We propose to implement the equivalent to bending in REML analyses fitting an animal model by penalizing the corresponding log likelihood, with the penalty term proportional to the sum of squared deviations of the canonical heritabilities from their mean. Our simulation results demonstrate the statistical risks associated with standard REML estimates of covariance matrices and show that these can be dramatically reduced using penalized estimation. On a relative scale, penalization is most effective when the population eigenvalues are close together, which is the scenario when sampling variances in estimates of eigenvalues are largest. However, mean risks increase considerably as the true roots are spread farther apart, so that a proportionally much smaller reduction for these cases can still represent a substantial decrease in absolute values.

Analyses examining the eigenvalues of estimated genetic covariance matrices usually show that a substantial proportion of the total genetic variance is explained by the leading principal components, with genetic eigenvalues declining in an approximately exponential fashion (Kirkpatrick 2009). Corresponding canonical heritabilities have not been examined in a methodical fashion. While the pattern in genetic eigenvalues does not imply that the eigenvalues of follow suit, our applied example suggests that practical cases with a relatively large spread may not be unusual.

Clearly, an alternative to penalized (RE)ML is Bayesian estimation where regularization is implicit through the prior distributions specified. While such analyses have become a standard in quantitative genetics, uninformative priors appear to be used more often than not, at least in variance component estimation; *i.e*., “only lip service is paid to the Bayesian paradigm” (Thompson *et al*. 2005, p. 1471). This demonstrates that specification of suitable prior distributions or of the associated hyperparameters is often not all that straightforward. Hence penalized REML may provide an easier option in practice.

#### Tuning parameter:

While penalized estimation is appealing, it requires a decision on the strength of the penalty to be applied, *i.e.*, identification of a suitable tuning parameter, ψ. As outlined, cross-validation (*K*-fold or using random splits) is a widely used technique to determine this quantity from the data at hand and is applicable in our case. However, it is a laborious procedure that can increase computational requirements of penalized estimation by orders of magnitude, compared to standard, nonpenalized estimation. Furthermore, for data with a genetic family structure and usually affected by one or more cross-classified fixed effects, representative subsampling can be challenging, especially for small samples. There appears to be a paucity of literature addressing this problem or examining other strategies such as bootstrapping.

An alternative may be to choose a penalty factor *a priori*, analogous to the choice for the degree of confidence to be made when specifying prior distributions in Bayesian estimation. Earlier, Hayes and Hill (1981) suggested bending on sample size alone. Our results indicate that this choice should consider pedigree structure and the spread in canonical heritabilities in addition. Of course the latter is unknown, and we again need to have some prior knowledge, perhaps on the basis of literature results, or try to assess this from the estimates obtained from a standard, nonpenalized analysis. Further work is required to see whether suitable rules of thumb can be established. Results dating back to James and Stein (1961) show that for a quadratic penalty, any amount of shrinkage (ψ > 0) in a certain range reduces the mean square error, with the range determined by the (co)variances of the standard estimator and the shrinkage target; see, for instance, Opgen-Rhein and Strimmer (2007) for a lucid outline. This suggests that a simple approach to exploit at least some of the benefits of penalized multivariate estimation may be to impose a relatively mild penalty, chosen on the basis of the number of traits considered, sample size, and data structure and any information we may have on the spread of the eigenvalues. For this, “mild” might be defined as a value of ψ for which the unpenalized likelihood corresponding to the penalized estimates differs does not differ substantially from the maximum of for ψ = 0.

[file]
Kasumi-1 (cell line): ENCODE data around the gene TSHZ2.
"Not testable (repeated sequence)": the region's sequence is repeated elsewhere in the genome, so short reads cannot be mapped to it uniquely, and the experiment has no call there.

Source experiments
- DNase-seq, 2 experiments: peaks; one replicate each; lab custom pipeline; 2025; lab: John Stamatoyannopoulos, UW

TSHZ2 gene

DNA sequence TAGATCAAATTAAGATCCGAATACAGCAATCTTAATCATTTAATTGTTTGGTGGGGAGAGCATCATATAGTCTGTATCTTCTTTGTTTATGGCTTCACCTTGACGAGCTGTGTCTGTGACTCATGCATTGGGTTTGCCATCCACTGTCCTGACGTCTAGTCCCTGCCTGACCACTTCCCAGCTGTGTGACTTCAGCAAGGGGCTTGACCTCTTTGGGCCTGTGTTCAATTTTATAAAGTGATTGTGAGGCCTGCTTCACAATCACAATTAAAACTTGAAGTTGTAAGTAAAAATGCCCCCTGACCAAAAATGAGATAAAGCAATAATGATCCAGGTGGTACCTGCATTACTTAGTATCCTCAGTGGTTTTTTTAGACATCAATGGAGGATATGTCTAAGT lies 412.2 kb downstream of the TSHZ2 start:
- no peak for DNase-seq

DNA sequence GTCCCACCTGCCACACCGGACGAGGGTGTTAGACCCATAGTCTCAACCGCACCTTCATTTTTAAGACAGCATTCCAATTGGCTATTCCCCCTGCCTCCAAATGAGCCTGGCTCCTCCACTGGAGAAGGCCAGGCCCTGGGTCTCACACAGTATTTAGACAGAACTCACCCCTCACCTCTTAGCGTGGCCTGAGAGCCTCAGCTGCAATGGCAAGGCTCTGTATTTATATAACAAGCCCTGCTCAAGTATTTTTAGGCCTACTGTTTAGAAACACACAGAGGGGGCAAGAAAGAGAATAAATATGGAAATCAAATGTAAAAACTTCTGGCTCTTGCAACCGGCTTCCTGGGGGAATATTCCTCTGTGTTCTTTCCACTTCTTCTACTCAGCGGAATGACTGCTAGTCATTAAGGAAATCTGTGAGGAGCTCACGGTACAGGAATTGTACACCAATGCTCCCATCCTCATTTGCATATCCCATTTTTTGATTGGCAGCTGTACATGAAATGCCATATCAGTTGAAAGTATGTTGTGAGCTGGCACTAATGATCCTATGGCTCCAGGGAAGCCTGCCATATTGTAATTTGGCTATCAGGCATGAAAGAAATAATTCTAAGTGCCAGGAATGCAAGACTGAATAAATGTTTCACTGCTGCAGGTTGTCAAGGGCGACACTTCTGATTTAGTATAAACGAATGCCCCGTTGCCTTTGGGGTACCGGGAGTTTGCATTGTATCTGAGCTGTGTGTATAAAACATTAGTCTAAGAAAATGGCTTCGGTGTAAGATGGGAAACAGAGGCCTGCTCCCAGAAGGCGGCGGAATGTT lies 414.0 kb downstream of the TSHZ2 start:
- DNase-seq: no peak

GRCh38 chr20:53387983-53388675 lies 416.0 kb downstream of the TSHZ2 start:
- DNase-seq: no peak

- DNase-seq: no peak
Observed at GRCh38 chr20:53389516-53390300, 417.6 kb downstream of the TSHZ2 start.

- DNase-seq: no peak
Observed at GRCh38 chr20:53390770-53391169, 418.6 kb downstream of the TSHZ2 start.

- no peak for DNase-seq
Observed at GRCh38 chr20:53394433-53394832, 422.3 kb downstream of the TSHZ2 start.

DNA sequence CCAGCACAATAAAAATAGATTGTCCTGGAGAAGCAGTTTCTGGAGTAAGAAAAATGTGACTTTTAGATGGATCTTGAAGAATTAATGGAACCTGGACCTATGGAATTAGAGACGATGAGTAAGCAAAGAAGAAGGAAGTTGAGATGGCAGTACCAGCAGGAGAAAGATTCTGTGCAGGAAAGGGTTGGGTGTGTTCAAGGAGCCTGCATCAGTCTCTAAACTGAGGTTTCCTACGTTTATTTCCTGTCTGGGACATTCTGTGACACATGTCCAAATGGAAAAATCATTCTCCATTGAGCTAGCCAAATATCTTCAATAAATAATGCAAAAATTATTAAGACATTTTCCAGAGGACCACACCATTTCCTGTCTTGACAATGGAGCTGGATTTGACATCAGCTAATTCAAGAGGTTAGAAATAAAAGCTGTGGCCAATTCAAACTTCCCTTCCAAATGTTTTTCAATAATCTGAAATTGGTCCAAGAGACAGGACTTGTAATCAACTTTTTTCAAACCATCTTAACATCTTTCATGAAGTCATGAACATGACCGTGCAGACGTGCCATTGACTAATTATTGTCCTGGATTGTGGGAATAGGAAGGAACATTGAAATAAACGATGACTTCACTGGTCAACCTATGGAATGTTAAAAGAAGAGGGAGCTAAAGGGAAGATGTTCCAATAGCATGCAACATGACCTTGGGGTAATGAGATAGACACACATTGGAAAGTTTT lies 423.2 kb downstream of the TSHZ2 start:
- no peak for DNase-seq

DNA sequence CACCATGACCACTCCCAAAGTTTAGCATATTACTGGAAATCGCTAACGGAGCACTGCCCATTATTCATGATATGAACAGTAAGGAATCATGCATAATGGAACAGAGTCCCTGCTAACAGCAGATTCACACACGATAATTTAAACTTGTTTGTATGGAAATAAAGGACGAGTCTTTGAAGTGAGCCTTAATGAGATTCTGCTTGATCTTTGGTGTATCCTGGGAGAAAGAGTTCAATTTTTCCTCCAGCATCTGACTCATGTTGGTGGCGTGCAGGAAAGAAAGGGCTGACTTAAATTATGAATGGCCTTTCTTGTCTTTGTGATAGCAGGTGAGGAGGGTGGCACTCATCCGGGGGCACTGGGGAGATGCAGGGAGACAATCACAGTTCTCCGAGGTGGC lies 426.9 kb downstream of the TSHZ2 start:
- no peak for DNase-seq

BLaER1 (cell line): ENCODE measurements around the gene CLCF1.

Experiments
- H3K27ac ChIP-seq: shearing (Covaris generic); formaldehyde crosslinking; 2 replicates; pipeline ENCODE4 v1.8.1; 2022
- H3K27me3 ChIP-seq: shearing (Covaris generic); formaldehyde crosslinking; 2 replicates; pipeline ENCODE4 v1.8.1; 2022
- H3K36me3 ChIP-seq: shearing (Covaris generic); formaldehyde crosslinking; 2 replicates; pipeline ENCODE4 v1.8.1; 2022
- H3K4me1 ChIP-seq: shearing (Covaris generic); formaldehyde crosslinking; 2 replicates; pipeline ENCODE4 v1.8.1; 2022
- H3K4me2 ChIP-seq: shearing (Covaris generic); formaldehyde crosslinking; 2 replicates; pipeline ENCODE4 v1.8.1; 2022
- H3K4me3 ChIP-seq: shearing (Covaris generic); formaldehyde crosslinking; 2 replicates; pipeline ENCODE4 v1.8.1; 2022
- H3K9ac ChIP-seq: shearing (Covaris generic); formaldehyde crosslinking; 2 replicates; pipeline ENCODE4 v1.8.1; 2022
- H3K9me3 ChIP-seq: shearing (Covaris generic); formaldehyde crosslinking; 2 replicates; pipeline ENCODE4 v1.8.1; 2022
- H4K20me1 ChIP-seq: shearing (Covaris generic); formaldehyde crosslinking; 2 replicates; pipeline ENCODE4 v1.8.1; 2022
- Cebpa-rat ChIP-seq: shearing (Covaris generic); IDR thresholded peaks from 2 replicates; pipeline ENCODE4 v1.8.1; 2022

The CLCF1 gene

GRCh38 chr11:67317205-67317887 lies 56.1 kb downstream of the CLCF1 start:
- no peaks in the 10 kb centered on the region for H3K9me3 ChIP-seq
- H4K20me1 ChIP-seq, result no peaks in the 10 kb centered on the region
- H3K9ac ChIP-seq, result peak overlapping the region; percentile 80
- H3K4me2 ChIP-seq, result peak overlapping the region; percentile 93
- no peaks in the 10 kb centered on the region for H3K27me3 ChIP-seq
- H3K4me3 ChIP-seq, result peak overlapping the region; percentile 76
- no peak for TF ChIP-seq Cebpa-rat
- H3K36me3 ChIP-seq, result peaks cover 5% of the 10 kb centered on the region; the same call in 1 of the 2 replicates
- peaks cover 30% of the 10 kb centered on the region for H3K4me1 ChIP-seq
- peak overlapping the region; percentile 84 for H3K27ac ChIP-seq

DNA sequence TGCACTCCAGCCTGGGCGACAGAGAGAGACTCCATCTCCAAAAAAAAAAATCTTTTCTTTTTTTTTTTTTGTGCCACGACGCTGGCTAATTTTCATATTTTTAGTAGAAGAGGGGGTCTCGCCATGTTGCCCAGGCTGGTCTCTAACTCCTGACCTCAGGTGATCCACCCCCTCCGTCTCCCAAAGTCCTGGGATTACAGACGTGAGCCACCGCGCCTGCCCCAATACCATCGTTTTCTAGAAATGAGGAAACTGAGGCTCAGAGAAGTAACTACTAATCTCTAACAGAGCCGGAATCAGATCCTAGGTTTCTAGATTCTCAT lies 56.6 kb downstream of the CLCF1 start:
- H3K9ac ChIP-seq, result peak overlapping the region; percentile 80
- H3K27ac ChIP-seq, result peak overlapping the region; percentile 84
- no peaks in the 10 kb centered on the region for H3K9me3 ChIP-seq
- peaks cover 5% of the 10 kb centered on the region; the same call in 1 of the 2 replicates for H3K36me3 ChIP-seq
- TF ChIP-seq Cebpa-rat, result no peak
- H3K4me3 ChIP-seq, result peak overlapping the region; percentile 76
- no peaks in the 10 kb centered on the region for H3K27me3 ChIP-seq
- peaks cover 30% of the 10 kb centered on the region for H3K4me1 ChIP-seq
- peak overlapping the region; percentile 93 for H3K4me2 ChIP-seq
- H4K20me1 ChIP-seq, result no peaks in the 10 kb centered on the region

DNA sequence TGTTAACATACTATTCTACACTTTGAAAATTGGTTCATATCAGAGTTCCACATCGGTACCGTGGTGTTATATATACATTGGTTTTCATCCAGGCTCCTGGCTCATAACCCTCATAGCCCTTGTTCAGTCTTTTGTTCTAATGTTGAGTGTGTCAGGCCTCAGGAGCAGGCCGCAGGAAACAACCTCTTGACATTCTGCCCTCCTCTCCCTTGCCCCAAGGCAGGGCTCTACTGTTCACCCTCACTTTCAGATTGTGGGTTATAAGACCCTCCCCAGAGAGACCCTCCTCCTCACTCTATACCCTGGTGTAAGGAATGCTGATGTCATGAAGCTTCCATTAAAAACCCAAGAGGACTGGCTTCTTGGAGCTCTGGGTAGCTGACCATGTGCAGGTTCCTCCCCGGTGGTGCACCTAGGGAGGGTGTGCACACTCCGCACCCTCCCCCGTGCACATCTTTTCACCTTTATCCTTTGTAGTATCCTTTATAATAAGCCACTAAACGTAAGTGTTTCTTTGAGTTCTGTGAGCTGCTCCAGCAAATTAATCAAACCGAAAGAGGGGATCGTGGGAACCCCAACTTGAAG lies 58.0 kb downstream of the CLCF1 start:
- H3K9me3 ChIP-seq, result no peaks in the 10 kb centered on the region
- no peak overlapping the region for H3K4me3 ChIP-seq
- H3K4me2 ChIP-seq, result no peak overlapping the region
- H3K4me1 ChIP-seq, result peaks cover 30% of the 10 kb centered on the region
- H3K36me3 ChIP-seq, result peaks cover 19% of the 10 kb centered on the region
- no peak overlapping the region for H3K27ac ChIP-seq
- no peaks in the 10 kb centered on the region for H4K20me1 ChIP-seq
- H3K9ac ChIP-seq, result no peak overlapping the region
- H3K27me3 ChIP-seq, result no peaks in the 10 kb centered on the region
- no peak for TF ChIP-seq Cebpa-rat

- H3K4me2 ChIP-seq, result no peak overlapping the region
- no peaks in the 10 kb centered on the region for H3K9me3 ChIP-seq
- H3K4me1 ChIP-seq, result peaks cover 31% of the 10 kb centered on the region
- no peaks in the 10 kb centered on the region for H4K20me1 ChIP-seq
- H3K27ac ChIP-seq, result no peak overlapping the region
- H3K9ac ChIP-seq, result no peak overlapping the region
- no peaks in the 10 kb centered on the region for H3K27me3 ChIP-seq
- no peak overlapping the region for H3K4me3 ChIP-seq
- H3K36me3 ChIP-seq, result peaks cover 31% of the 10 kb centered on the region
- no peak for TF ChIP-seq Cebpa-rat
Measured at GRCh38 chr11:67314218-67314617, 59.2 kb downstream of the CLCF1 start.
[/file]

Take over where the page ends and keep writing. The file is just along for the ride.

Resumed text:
#### Open questions:

The purpose of this article has been to introduce the concept and demonstrate the utility of regularized estimation for the estimation of genetic parameters, considering multivariate, animal model-type analyses and (restricted) maximum likelihood. A number of problems remain for further research. These include technical issues, such as extensions to models with additional random effects and random regression analyses, the best algorithm to be used to maximize the penalized likelihood, and which cross-validation strategy to use. In addition, there are more fundamental questions to be addressed, such as the most appropriate definition of risk for particular scenarios or the use of alternative prior distributions and penalties.

## CONCLUSIONS

Penalized estimation of genetic covariance matrices can reduce the deviation of estimates from population values by reducing the inherent overdispersion in sample roots, producing “better” estimates. It is recommended for multivariate analyses comprising more than a few traits and small samples to make the best possible use of limited and precious data.

## APPENDIX

Let represent a *q* × *q* matrix with *ij*th element of unity and zero otherwise. The nonzero derivatives needed to adapt a standard REML algorithm to the canonical parameterization and penalized estimation for are given in the following.

#### First derivatives:

#### Second derivatives:

## Acknowledgments

The Animal Genetics and Breeding Unit, University of New England, is a joint venture with Industries & Investment, New South Wales. This work was supported by Meat and Livestock Australia under grant BFGEN.100B (to K.M.); M.K. is grateful for support from National Science Foundation grant DEB-0819901 and the Miller Institute for Basic Research.

## Footnotes

Supporting information is available online at http://www.genetics.org/cgi/content/full/genetics.109.113381/DC1.

Communicating editor: J. Wakefield

- Received December 20, 2009.
- Accepted April 25, 2010.

- Copyright © 2010 by the Genetics Society of America